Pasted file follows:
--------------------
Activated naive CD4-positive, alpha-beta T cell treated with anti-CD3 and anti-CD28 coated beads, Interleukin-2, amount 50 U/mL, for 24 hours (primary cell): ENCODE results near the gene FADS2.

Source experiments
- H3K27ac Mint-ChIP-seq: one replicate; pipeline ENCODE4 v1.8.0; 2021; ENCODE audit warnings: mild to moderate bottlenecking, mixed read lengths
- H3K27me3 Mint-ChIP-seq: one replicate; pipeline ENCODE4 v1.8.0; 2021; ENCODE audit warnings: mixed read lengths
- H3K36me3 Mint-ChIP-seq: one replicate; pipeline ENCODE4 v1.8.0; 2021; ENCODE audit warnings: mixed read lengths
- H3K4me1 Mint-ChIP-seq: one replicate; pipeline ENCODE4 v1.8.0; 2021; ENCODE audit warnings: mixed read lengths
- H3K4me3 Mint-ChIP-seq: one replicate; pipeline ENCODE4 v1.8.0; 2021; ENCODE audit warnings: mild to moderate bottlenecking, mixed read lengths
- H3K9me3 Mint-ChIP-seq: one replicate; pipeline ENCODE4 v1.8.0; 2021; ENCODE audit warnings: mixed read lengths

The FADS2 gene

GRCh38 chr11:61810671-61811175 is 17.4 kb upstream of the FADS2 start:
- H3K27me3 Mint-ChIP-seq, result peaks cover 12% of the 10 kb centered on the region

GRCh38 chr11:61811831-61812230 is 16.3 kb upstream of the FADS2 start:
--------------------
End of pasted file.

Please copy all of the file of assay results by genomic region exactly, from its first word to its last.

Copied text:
Activated naive CD4-positive, alpha-beta T cell treated with anti-CD3 and anti-CD28 coated beads, Interleukin-2, amount 50 U/mL, for 24 hours (primary cell): ENCODE results near the gene FADS2.

Source experiments
- H3K27ac Mint-ChIP-seq: one replicate; pipeline ENCODE4 v1.8.0; 2021; ENCODE audit warnings: mild to moderate bottlenecking, mixed read lengths
- H3K27me3 Mint-ChIP-seq: one replicate; pipeline ENCODE4 v1.8.0; 2021; ENCODE audit warnings: mixed read lengths
- H3K36me3 Mint-ChIP-seq: one replicate; pipeline ENCODE4 v1.8.0; 2021; ENCODE audit warnings: mixed read lengths
- H3K4me1 Mint-ChIP-seq: one replicate; pipeline ENCODE4 v1.8.0; 2021; ENCODE audit warnings: mixed read lengths
- H3K4me3 Mint-ChIP-seq: one replicate; pipeline ENCODE4 v1.8.0; 2021; ENCODE audit warnings: mild to moderate bottlenecking, mixed read lengths
- H3K9me3 Mint-ChIP-seq: one replicate; pipeline ENCODE4 v1.8.0; 2021; ENCODE audit warnings: mixed read lengths

The FADS2 gene

GRCh38 chr11:61810671-61811175 is 17.4 kb upstream of the FADS2 start:
- H3K27me3 Mint-ChIP-seq, result peaks cover 12% of the 10 kb centered on the region

GRCh38 chr11:61811831-61812230 is 16.3 kb upstream of the FADS2 start: